Many people in L.A.
will tell you that, no matter what they do to bring home a paycheck, they are
really actors. Leah Cohen-Mays says that she is a law student who just happens
to work as a professional actress. She enjoys providing the voice of Cleo in
"Tutenstein" on Discovery Kids, teaching hip-hop to children at
Reflections Dance Studio in Woodland Hills, and acting in commercials for
Wal-Mart and promos for the TV show "Monk." She recently completed a
stint on "Dance Revolution," a Saturday morning program on CBS where
she coached kids to dance in an effort to encourage young viewers at home to
get off of the couch and move.
But the second-year evening student is so much more than just another talent in a sea of aspiring stars. Cohen-Mays uses her intelligence and enthusiasm to contribute to her law school experience. Looking at her list of extracurricular activities at Southwestern, one wonders where she finds the time for showbiz and volunteer work. She is a member of the Moot Court Honors Program, a writer for the Commentator, the Fundraising Chair for BLSA, Secretary of the Christian Legal Society, and as a member of the Public Interest Law Committee, she served as Chairperson of the Trivia Bowl Challenge during Public Interest Law Week, co-writing 175 questions as well as hosting the competition. "I love this place!" Cohen-Mays said of Southwestern.
"I love the professors, the students, and Dean Garth. He's funny and cool and open to what you have to say."
Born in Tarboro, North Carolina, and raised in Miami, Florida, Cohen-Mays earned her bachelors degree from Hampton University in Virginia, where she studied biology and considered becoming a doctor. She was in a Post-Baccalaureate program at the University of Miami when her advisor suggested she work in a hospital to see if medical school was the right decision before making the seven-year commitment to it. She volunteered at the Miami Children's Hospital where she realized the medical profession was not for her.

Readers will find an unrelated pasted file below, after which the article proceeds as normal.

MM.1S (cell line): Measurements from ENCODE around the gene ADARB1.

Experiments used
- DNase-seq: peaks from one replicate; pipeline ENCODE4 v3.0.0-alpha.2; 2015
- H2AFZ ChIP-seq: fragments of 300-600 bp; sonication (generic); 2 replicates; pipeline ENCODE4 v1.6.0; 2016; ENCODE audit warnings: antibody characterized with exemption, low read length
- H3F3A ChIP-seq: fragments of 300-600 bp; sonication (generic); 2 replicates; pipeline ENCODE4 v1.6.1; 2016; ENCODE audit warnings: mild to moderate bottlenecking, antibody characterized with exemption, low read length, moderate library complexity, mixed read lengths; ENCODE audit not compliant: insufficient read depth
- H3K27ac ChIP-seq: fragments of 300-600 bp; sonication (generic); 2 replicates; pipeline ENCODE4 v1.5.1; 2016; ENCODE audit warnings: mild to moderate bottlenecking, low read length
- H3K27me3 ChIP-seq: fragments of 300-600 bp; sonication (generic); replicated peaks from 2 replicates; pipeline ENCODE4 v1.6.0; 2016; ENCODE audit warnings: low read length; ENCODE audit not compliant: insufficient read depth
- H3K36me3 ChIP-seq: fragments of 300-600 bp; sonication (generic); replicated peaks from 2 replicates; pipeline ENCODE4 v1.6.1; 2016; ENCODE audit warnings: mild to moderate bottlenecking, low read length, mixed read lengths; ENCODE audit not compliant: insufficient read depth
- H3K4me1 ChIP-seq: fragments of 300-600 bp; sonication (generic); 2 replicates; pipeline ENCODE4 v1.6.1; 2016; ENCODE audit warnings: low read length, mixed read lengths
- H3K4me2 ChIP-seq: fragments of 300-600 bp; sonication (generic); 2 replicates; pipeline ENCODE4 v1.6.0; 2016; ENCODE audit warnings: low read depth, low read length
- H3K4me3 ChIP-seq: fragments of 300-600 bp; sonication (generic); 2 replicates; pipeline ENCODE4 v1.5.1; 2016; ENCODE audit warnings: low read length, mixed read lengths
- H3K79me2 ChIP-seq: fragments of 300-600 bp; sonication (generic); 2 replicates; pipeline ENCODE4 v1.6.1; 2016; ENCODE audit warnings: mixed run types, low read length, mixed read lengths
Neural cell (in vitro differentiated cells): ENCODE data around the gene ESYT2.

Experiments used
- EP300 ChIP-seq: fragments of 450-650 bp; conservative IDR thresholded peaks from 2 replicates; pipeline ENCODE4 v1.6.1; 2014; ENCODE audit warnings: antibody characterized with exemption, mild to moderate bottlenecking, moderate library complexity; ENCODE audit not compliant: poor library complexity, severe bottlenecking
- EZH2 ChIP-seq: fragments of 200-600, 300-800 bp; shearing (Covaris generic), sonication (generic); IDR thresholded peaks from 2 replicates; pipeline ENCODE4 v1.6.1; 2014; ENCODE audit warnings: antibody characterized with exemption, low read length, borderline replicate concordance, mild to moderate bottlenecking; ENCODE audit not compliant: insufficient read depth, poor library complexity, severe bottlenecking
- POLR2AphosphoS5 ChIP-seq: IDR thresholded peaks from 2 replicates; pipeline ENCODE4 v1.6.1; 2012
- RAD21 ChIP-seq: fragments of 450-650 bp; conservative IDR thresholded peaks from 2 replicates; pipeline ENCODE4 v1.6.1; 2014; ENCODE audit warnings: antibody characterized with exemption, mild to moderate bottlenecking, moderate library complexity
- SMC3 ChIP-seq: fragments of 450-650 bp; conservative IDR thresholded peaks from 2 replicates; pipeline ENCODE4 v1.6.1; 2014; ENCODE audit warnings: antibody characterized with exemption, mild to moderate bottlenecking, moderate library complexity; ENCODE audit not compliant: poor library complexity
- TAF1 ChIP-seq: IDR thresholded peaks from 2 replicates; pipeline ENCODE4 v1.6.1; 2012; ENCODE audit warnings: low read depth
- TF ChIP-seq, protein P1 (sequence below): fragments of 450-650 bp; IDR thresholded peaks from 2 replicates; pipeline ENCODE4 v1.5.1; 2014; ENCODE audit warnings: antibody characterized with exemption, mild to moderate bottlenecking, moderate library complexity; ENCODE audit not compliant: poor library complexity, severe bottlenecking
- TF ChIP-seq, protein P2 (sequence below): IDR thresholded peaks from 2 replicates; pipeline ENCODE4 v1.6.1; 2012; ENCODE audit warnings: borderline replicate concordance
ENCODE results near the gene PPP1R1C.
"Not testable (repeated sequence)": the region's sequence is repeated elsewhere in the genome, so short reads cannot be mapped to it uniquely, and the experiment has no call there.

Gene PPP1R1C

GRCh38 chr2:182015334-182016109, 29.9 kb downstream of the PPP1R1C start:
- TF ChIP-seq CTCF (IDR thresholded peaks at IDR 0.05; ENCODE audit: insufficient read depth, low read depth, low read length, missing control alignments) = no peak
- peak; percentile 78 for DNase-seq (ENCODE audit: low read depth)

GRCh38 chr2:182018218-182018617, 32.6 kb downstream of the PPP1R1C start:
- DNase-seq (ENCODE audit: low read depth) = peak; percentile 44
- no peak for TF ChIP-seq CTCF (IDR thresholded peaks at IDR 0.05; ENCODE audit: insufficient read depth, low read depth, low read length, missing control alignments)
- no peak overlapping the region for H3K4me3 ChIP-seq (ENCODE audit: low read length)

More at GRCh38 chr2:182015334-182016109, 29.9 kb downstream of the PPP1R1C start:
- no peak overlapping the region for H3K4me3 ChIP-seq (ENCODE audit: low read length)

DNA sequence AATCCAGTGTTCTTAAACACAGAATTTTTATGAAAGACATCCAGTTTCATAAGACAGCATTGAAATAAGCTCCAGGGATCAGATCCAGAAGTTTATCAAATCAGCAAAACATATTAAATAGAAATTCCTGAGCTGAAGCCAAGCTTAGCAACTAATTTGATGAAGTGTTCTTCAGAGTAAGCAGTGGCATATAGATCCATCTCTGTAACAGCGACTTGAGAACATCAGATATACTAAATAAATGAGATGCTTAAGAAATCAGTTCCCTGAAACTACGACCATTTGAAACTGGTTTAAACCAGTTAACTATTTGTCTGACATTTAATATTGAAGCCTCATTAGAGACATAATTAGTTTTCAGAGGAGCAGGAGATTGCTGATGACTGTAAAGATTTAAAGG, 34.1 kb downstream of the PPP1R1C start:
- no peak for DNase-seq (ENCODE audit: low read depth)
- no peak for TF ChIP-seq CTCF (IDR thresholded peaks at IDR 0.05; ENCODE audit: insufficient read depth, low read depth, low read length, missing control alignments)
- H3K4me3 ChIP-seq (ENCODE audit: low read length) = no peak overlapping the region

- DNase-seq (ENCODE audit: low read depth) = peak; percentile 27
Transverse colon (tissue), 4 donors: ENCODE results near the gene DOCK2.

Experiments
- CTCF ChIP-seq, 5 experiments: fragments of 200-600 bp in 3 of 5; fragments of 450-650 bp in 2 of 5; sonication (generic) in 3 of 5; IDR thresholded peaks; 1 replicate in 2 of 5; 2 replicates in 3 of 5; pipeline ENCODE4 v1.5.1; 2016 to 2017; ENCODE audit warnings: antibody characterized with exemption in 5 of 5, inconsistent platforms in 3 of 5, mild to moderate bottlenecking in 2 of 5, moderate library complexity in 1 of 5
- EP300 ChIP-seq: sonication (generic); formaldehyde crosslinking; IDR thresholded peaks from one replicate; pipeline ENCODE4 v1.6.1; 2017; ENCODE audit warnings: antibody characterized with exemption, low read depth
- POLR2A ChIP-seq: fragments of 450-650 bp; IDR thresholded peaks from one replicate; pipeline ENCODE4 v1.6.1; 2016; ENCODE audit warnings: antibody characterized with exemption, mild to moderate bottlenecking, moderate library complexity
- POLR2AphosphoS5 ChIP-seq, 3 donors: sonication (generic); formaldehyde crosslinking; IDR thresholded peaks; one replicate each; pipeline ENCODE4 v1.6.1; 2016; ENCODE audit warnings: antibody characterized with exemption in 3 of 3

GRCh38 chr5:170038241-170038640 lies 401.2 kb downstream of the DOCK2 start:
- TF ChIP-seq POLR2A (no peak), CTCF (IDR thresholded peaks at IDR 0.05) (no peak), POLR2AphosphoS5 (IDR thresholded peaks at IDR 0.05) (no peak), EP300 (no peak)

After college, Cohen-Mays moved to L.A. and spent seven years working in human resources at Capitol Records. If it seems that her career pursuits have run the gamut, one thing is certain: she wants to use her law degree to help others, especially youth, in need. "I have that crazy creative personality that I don't know exactly what I want to do, but I know what I want to eventually achieve, to be a judge," she said. "But I'm exploring my options to learn the best path to get there while helping children along the way."